Good to see the Grey Lady is doing everything it can to deepen the economic crisis. Check out this amazing correction:
An article about the effect of the Wall Street crisis on Morgan Stanley and Goldman Sachs cited two sources who were said to have been briefed on a conversation in which John J. Mack, chief executive of Morgan Stanley, had told Vikram S. Pandit, Citigroup's chief executive, that "we need a merger partner or we're not going to make it."
On Thursday, Morgan Stanley vigorously denied that Mr. Mack had made the comment, as did Citigroup, which had declined to comment on Wednesday. The Times's two sources have since clarified their comments, saying that because they were not present during the discussions, they could not confirm that Mr. Mack had in fact made the statement. The Times should have asked Morgan Stanley for comment and should not have used the quotation without doing more to verify the sources' version of events. (Emphasis added)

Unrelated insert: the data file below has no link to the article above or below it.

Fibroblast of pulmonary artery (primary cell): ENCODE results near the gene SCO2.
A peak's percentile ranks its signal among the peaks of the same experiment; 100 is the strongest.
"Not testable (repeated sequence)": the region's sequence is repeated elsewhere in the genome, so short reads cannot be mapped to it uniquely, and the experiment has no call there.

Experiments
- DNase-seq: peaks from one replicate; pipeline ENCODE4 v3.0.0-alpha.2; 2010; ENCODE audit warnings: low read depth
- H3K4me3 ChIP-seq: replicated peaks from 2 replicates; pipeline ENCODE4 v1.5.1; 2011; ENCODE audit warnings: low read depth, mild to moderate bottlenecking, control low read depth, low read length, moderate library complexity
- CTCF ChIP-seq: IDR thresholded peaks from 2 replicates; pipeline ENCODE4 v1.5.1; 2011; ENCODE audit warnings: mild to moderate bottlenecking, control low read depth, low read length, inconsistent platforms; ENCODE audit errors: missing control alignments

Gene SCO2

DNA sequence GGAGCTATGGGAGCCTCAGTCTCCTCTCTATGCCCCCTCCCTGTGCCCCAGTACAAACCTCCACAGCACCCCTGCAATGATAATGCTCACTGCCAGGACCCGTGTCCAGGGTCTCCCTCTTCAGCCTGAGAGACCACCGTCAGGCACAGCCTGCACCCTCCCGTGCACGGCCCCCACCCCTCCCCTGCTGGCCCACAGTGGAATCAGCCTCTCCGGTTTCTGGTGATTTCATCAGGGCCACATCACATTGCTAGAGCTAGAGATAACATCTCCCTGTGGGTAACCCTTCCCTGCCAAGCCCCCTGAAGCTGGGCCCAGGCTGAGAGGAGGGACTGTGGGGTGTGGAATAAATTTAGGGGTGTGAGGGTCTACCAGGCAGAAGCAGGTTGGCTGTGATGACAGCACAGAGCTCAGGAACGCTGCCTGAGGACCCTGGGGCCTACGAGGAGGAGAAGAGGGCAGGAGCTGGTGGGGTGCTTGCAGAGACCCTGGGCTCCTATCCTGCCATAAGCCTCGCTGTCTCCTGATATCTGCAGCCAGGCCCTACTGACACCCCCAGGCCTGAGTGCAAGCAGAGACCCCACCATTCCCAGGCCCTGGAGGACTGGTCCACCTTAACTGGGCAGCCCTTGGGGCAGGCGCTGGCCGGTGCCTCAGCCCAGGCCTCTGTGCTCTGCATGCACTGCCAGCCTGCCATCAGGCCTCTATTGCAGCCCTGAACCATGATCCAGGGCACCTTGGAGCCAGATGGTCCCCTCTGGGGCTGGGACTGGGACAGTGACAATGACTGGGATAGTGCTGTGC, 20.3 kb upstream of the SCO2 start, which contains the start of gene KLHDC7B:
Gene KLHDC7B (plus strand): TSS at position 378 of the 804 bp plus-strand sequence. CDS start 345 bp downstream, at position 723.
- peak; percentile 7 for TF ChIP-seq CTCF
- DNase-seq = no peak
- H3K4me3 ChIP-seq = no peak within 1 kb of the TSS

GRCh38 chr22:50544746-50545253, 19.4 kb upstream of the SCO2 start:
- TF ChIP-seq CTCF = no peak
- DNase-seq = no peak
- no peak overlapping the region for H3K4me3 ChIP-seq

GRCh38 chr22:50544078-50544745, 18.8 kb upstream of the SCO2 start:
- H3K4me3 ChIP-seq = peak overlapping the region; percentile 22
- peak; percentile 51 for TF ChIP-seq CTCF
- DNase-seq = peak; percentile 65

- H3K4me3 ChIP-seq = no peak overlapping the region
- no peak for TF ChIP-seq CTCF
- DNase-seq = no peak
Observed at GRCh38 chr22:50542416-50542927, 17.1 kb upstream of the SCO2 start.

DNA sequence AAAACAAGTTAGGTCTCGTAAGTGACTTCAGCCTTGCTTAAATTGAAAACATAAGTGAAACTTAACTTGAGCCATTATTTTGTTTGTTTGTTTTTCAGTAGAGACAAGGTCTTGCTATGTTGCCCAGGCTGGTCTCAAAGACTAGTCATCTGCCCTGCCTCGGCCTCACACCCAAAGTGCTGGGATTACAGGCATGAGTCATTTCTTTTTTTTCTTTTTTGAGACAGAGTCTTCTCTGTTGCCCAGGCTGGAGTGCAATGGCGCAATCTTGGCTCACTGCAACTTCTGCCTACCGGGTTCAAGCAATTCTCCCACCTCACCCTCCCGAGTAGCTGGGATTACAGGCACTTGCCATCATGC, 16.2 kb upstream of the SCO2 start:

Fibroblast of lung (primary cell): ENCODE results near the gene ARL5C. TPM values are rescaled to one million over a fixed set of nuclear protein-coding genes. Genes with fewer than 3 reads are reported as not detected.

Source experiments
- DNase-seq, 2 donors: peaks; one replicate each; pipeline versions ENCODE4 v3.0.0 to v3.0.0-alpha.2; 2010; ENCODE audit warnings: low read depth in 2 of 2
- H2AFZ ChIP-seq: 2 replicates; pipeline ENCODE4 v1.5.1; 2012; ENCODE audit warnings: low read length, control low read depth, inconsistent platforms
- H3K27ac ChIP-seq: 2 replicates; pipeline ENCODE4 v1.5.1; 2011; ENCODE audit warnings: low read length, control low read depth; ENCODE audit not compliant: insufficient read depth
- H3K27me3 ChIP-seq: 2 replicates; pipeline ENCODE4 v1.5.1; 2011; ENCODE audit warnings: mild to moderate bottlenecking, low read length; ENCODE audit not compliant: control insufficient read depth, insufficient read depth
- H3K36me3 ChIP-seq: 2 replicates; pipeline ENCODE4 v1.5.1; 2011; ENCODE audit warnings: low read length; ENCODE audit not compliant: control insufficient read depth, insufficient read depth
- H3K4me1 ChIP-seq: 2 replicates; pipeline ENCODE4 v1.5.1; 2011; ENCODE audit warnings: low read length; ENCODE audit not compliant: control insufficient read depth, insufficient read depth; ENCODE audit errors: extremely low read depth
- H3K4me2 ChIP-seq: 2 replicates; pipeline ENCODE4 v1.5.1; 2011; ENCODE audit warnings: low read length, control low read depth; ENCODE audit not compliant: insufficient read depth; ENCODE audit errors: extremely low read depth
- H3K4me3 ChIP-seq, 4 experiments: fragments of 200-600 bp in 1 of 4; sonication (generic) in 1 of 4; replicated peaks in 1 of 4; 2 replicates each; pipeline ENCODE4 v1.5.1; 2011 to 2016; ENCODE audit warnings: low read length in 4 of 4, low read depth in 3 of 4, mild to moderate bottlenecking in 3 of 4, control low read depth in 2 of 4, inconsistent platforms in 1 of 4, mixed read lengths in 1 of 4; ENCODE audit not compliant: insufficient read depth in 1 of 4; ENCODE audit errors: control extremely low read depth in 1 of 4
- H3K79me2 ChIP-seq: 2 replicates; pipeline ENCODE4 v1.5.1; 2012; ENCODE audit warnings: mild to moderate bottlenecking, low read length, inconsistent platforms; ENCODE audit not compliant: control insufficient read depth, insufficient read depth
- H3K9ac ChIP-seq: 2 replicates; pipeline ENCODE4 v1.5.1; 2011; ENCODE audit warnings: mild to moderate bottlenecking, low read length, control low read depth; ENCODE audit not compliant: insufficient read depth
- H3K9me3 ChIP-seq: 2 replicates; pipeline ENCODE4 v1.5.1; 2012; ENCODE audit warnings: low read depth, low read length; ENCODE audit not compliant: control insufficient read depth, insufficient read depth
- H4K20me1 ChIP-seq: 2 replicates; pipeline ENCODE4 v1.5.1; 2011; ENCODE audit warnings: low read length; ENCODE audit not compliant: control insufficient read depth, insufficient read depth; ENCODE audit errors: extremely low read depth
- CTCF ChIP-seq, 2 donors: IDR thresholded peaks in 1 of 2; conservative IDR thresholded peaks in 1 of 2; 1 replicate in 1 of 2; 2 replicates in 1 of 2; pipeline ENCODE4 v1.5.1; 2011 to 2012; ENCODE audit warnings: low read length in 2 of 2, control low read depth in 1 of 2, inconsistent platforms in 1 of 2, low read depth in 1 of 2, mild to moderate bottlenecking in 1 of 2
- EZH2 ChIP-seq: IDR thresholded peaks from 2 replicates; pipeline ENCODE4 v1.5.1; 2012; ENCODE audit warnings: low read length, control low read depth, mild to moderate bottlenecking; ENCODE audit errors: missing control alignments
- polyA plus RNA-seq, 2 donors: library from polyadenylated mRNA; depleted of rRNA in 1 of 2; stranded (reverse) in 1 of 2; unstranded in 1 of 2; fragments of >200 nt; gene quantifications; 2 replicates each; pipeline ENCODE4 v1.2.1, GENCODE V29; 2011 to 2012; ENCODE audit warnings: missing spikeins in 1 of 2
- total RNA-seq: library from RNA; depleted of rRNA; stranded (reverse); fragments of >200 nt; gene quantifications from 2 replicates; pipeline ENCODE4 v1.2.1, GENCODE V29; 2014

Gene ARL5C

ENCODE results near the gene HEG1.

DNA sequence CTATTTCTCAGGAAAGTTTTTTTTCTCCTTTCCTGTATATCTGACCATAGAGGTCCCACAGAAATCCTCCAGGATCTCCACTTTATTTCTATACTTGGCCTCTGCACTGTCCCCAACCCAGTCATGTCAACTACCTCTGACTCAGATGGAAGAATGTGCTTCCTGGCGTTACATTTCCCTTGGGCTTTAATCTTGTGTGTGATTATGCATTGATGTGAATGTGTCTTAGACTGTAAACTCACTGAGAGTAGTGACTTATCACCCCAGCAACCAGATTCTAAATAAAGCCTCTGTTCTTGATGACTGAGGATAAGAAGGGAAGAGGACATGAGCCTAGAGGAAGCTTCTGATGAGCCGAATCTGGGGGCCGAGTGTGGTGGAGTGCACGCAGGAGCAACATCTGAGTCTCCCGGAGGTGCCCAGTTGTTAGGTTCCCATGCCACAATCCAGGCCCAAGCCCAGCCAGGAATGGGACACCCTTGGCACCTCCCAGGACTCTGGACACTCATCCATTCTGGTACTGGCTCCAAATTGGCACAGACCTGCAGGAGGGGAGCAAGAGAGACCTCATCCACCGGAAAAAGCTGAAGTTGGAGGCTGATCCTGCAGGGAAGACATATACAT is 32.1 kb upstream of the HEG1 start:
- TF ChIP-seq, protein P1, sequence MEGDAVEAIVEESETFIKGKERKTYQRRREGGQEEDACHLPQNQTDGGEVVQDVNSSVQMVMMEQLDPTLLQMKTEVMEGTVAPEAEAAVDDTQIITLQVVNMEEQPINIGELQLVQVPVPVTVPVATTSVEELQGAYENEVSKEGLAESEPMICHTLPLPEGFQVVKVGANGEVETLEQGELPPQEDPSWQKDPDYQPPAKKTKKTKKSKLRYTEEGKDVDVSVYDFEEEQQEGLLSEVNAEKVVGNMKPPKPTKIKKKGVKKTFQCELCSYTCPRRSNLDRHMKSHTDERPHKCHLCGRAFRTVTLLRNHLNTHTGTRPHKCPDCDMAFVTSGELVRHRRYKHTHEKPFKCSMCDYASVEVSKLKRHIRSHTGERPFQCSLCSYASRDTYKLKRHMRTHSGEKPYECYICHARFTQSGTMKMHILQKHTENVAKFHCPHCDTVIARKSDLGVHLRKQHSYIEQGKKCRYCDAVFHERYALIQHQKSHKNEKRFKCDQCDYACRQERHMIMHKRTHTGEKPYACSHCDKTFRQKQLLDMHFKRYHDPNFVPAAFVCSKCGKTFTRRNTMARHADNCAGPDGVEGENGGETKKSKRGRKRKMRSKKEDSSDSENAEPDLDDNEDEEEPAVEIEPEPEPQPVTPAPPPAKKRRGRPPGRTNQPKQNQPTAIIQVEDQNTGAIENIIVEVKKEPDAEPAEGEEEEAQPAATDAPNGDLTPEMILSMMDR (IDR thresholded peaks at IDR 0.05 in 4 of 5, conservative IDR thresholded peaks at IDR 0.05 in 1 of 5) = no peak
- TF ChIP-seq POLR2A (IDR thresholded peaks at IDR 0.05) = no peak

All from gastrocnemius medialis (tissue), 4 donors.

So the Times' sources weren't present when the alleged comment was made, and couldn't confirm it. Which begs the question - what threshold does one have to cross before the Times accredits you as a source?
While of course it's fun to poke fun at the Grey Lady, this particular item is no joke. The ridiculous rumor that the Times breathlessly peddled as fact unquestionably harmed Morgan Stanley's stock price, damaging its shareholders and other stakeholders in a financially meaningful way. Whoops!